So not all calories are equal?

It’s a truth universally acknowledged that losing weight is easy – it’s keeping it off that’s the real struggle. One of the explanations often given is that dieting makes your metabolism slow down so that you need fewer and fewer and calories just to stay the same weight – and if you start gradually eating a little more than this, almost unnoticed the weight creeps back on.

This may be because when you take in less food than your body is used to, it reacts as though to a famine and goes into survival mode – slowing down the rate at which you burn energy and storing what you do take in as fat to see you through the famine.

However, some research just out indicates that the content of the diet may play a crucial factor in helping to keep your metabolism busy – even if you are taking in fewer calories.

Low fat diets slow you down

The research shows that dieting definitely slows your metabolism down, but it slows down the MOST on a low fat diet and the LEAST on a low-carbohydrate diet. The difference in total energy expenditure (TEE) between these two diets was about 300 calories a day – the equivalent of what you would burn in one hour of moderate-intensity exercise!

This research is worth looking at because it was a detailed, complex and ‘controlled’ study carried out with overweight or obese people aged between 18 to 40 years. It was conducted over a period of four years (2006-2010) by a large team from several organisations: the Children’s Hospital Boston, Massachusettes, Brigham and Women’s Hospital, Massachsuetts, the US Department of Agriculture, Vanderbilt University and the New Balance Foundation Obesity Prevention Center.

The main outcome they were looking for was changes to levels of ‘resting energy expenditure’ – or REE – as a result of the diets. REE is your base metabolic rate – the amount of energy you need to run all your bodily functions even when you are simply lying down at rest. TEE is the total amount of energy you use in a day.

How did they do it?

They started the study by putting everyone on the same ‘run in’ diet which helped them achieve between 10% and 15% weight loss (the run-in diet had 45% energy from carbohydrates, 30% from fat and 25% from protein). There were 32 people at the run-in phase and 21 people who completed the whole trial.

After the run-in, the participants were then split into three groups each consuming a diet which was either (1) low fat, (2) low-GI or (3) low-carbohydrate, although the total amount of calories in each diet was the same (isocaloric)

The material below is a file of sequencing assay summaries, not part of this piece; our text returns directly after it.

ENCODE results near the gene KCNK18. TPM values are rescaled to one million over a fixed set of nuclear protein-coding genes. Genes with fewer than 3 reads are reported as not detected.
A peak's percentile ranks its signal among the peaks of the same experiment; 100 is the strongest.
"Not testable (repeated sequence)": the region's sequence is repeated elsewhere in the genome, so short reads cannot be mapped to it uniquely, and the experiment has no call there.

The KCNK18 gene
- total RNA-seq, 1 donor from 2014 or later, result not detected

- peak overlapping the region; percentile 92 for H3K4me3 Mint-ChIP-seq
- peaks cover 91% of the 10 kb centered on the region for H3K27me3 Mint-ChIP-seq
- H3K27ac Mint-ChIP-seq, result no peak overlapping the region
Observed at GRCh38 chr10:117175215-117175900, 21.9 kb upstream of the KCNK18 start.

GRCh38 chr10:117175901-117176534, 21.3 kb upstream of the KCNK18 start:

1. The low fat diet had 60% of energy from carbohydrate, 20% from fat and 20% from protein (based on the conventional advice for a healthy diet)
  2. The low-GI diet had 40% energy from carbohydrate, 40% from fat and 20% from protein
  3. The low-carbohydrate diet had 10% of energy from carbohydrates, 60% from fat and 30% from protein

Each group had their REE tested at the end of this phase of the diet both in hospital and under ‘free-living’ conditions.

The groups were then swapped to one of the other diets, and the trial was repeated, and then swapped again – so that everyone got to try all three diets. In effect, this type of experiment (cross-over) means that each person acts as their own ‘control’ to reduce the risk of confounding variables. The order of the diets was randomly assigned for each participant.

What were the results?

the low fat diet predicted weight regain, both because it slowed metabolism the most and also affected the production of the hormone leptin, which regulates appetite (leptin resistance or lack of leptin means you almost always feel hungry). This diet was based on whole grains, fruit and vegetables.

the low-carbohydrate diet (based on the Atkins diet) had the most beneficial effects on energy expenditure and also improved some other health measures associated with the metabolic syndrome.

the low-GI diet had similar, but smaller, beneficial effects to the low-carb diet.

However, the researchers warn that levels of cortisol (the stress hormone) and C-reactive protein (which is linked to inflammation) were raised on the low-carbohydrate diet, which they call a ‘restrictive regime’ – but the study was not able to identify why the low-carb diet should have this effect.

Because of this, they say that in the long-term, the GI diet might be better for people’s health.

I’d love to know if the low-carbers were eating the kind of stuff often associated with low-carb – such as highly-processed protein bars, soya flour and processed seed oils such as maize and sunflower oils and chemical sweeteners such as aspartame – all of these are deleterious to health in some way.

If they were eating real (unprocessed) foods which are naturally low carb like this (see Foodwiser Pyramid) I would take a large bet that they would not be in a stressed and inflammatory state!

Reference

Effects of Dietary Composition on Energy Expenditure During Weight-Loss Maintenance

Cara B. Ebbeling, PhD; Janis F. Swain, MS, RD; Henry A. Feldman, PhD; William W. Wong, PhD; David L. Hachey, PhD; Erica Garcia-Lago, BA; David S. Ludwig, MD, PhD

Journal of the American Medical Association

June 27, 2012